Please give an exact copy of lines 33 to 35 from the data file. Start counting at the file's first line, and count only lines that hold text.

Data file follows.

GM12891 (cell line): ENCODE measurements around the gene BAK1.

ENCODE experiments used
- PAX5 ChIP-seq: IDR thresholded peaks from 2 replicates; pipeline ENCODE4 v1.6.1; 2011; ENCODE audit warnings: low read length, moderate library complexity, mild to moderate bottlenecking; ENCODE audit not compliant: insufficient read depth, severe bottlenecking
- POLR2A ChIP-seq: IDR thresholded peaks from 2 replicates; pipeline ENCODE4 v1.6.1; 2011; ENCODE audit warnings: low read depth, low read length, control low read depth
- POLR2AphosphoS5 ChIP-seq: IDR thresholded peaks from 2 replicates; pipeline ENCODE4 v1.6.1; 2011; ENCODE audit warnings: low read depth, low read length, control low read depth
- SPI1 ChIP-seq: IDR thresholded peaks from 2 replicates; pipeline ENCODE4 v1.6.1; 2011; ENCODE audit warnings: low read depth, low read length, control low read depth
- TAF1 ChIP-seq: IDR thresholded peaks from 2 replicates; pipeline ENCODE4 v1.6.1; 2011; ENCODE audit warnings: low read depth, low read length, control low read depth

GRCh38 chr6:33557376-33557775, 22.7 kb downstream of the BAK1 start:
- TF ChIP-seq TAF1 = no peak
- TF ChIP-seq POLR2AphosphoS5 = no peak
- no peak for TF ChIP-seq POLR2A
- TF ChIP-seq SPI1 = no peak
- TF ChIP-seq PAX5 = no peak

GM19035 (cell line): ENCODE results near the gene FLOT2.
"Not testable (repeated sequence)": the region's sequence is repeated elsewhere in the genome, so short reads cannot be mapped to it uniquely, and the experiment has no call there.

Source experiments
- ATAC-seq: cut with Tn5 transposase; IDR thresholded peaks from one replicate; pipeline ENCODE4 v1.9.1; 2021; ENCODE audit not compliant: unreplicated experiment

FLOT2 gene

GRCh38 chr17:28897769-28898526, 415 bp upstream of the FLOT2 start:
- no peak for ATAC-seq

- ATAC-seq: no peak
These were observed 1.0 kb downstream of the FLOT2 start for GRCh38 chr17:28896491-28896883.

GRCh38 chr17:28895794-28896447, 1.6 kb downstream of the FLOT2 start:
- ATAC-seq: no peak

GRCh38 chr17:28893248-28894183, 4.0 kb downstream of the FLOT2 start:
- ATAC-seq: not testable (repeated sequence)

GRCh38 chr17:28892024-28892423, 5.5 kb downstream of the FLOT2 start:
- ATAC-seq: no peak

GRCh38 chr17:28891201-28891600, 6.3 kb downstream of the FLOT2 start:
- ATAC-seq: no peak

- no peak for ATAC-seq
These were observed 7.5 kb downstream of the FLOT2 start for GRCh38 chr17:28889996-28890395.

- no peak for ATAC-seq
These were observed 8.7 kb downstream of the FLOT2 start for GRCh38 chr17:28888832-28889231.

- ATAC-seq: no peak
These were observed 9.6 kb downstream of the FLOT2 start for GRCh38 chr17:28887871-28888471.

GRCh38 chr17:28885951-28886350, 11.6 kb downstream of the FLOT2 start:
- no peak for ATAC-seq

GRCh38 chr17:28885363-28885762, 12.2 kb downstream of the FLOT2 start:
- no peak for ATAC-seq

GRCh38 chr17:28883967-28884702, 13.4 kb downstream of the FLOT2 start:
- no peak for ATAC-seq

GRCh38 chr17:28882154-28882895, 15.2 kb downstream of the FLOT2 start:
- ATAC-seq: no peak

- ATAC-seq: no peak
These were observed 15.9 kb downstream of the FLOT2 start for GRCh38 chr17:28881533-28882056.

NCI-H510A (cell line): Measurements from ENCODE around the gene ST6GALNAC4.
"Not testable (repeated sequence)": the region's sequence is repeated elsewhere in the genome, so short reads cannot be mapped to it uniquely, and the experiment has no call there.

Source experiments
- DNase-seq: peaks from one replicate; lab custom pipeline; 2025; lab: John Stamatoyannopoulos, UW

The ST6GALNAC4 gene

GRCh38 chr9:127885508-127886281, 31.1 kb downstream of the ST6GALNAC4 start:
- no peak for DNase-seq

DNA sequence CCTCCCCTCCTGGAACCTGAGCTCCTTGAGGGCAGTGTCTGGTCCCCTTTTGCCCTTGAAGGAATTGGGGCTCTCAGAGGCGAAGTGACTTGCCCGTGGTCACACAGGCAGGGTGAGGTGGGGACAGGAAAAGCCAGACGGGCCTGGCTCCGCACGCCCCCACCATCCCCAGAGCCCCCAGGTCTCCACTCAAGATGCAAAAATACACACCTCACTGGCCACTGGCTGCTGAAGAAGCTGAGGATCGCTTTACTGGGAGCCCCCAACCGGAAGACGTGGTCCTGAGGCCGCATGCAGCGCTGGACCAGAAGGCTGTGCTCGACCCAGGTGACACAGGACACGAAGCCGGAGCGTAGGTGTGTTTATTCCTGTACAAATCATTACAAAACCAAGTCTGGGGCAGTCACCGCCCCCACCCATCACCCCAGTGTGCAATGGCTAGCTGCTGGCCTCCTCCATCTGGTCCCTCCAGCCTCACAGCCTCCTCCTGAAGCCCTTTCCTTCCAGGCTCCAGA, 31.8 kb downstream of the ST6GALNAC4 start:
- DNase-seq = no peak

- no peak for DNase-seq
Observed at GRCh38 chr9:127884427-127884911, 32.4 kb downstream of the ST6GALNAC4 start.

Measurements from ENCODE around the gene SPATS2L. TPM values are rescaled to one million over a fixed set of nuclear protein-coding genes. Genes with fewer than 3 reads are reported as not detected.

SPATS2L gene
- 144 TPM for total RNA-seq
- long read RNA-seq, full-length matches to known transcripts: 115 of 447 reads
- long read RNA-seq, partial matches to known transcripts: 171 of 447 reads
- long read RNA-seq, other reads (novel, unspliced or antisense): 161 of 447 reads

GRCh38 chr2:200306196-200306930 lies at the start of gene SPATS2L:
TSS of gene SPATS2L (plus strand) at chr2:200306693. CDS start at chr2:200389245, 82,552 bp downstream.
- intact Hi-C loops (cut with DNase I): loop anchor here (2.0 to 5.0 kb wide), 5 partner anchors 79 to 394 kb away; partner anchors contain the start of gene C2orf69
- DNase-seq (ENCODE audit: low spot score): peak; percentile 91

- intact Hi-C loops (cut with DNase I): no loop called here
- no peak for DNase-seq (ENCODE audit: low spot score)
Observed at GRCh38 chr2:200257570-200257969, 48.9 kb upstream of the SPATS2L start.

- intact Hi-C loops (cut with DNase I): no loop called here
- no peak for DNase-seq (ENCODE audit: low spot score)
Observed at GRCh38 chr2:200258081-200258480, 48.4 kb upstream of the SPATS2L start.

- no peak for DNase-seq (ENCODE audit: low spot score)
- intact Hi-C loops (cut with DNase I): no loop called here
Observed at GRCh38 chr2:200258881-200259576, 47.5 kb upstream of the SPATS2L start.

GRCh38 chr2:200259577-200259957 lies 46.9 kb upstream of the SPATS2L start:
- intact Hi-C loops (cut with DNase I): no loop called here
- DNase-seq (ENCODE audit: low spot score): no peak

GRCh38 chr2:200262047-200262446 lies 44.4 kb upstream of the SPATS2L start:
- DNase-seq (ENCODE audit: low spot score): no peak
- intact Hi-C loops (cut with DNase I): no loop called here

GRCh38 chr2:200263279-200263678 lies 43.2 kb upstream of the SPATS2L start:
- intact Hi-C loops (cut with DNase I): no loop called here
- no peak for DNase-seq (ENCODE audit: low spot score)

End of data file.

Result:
- no peak for ATAC-seq
These were observed 8.7 kb downstream of the FLOT2 start for GRCh38 chr17:28888832-28889231.

- ATAC-seq: no peak